Michael Barr, the Federal Reserve’s vice chair for supervision, asked banks to review and analyze data that might fuel racial disparities in wealth, while speaking Tuesday at a conference on financial inclusion at a historically Black university.
“Ensuring that all would-be borrowers are treated equally means more customers, more loans and better returns for banks,” Barr said in a plea for banks to “do all they can to eradicate discrimination in lending.”
“It is incumbent on financial institutions to devote resources to stamp out [discriminatory] practices, and on regulators to reinforce the importance of this goal through supervision and enforcement,” Barr said Tuesday at Jackson State University in Mississippi.
Barr encouraged banks to “look for opportunities to support a vibrant and thriving economy” in ways that benefit everyone. That includes finding ways to invest in low- and moderate-income (LMI) communities, small businesses and community infrastructure, Barr said.
He also pushed banks to develop products and services that can help people save and build wealth.
Barr pointed to auto and small-business lending as areas needing improvement. Black borrowers face higher interest rates and Black-owned companies may see discouragement from applying for credit, may be denied credit at a higher rate than White counterparts, or may more often receive a lesser loan amount than they sought, Bar noted.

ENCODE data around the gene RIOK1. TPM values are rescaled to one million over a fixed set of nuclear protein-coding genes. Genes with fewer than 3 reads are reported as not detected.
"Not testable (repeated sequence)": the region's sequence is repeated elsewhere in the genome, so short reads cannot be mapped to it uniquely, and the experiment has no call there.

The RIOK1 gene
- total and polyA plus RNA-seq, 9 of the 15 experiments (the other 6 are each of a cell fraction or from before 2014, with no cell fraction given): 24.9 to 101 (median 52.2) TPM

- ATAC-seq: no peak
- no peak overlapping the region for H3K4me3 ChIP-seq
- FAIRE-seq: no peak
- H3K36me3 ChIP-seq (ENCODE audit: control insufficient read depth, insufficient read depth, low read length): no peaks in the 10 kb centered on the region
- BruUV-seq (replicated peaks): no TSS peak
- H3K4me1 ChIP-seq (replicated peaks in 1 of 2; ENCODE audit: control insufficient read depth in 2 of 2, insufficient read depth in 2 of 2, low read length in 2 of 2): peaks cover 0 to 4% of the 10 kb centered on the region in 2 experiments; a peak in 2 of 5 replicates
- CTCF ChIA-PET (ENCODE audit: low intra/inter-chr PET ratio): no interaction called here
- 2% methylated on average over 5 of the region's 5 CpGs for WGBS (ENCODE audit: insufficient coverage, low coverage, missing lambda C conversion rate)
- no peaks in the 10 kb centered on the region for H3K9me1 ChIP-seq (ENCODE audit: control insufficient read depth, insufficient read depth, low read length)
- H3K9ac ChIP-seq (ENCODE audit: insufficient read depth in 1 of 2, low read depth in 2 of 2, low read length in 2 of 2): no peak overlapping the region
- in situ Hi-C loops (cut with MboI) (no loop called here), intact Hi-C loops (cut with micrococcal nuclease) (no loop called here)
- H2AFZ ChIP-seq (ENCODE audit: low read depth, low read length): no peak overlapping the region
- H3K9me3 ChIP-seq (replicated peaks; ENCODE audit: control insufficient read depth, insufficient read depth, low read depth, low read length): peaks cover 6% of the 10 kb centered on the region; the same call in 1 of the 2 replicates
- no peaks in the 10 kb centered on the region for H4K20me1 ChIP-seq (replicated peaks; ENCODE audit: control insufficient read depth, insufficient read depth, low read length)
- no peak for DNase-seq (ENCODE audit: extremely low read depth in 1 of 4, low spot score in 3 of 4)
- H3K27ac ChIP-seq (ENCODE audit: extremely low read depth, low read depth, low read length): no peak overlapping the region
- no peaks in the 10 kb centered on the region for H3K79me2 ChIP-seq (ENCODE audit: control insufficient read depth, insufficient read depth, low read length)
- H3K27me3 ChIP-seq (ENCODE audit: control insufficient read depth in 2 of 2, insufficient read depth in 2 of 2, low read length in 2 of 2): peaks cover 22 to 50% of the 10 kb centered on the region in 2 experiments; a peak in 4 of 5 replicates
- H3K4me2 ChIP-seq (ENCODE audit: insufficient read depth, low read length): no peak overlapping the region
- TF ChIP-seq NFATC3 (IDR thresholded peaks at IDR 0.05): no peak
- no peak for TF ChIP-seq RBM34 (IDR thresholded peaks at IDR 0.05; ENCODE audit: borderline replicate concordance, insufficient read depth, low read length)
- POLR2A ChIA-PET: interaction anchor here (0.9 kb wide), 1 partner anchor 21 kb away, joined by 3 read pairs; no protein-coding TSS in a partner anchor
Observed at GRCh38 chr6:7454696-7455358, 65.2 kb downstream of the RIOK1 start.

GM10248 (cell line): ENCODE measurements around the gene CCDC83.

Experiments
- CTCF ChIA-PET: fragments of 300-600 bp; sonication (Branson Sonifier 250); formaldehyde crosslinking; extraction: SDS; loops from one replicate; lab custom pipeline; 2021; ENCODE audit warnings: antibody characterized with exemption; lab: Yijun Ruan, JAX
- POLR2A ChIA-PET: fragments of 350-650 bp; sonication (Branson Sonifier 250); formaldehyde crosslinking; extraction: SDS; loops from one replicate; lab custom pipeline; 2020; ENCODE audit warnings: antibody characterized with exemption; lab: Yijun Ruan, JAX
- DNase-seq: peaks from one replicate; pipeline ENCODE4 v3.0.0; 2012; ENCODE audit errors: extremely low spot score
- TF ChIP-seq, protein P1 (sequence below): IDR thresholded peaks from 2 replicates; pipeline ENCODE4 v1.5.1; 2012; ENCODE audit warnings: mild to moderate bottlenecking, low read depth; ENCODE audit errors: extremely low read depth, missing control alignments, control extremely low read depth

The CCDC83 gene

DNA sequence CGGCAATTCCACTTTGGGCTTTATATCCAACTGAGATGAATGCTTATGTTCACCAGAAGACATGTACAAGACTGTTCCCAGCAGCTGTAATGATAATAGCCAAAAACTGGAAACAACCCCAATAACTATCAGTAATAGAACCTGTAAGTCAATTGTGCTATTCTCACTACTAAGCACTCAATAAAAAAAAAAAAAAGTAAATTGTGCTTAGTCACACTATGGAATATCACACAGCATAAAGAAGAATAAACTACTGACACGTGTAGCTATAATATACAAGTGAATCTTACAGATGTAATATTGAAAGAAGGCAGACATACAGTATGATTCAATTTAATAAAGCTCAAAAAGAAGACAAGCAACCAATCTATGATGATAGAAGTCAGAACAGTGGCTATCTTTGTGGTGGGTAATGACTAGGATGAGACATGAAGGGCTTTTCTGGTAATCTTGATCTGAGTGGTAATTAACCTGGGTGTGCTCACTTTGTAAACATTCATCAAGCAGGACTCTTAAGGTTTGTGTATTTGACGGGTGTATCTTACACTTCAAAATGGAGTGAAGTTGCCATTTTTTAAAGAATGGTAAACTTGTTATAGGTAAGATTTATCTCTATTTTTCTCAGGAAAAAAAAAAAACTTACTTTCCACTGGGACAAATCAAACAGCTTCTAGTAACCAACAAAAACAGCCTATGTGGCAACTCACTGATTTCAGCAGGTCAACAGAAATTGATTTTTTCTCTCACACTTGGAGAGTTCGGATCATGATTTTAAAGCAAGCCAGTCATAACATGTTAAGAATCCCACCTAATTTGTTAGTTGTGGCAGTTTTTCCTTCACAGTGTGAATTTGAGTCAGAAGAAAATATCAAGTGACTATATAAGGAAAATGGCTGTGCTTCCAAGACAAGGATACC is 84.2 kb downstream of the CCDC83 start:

Banks are required to report more data under Section 1071 of the Dodd-Frank Act, which would give more “tangible insights into the availability and pricing of credit for minority small businesses,” especially those owned by people of color, Barr said.
He called on banks to analyze their own data to identify areas where racial discrimination may occur, such as using on-the-ground testing methods like “mystery shopping,” which can help show whether individuals get credit offers based on their gender, race or the neighborhood in which they live.
Since banks also often use artificial intelligence and algorithms to make lending decisions, they should review the underlying models, including credit scoring, underwriting systems, and loan servicing activities, to see if they fuel discrimination, Barr said.
“Regulators need to understand both human decision-making and market context in designing the right rules of the road,” Barr said. “Regulators also need to engage with techniques, such as cash flow underwriting and alternative data, new credit models, and other technologies that hold out the promise to increase access and reduce bias in credit intermediation.”
He also emphasized the importance of diversity in financial institutions’ workforces.
“Working with minority loan officers improves credit access for minority borrowers, which suggests that underrepresentation of minorities among loan officers adversely impacts minority access to credit,” Barr said. “And we regulators need to focus on our own diversity, as well.”
Federal Reserve data from 2019 showed that White families had about eight times the wealth of Black families. While White families had a median wealth of $188,000, Black families had $24,000.
A 2021 survey by the Federal Deposit Insurance Corp. showed 11.3% of Black households are unbanked, compared with 2.1% of White households.
Barr cautioned banks against the “long shadow” of discrimination in home lending.
“For most of our country’s history, the United States government and many state and local governments, as well as many private individuals, corporations, and organizations, did not merely fail to protect minorities from discrimination; they actively reinforced segregation, entrenched inequality, and enforced unequal policies,” he said.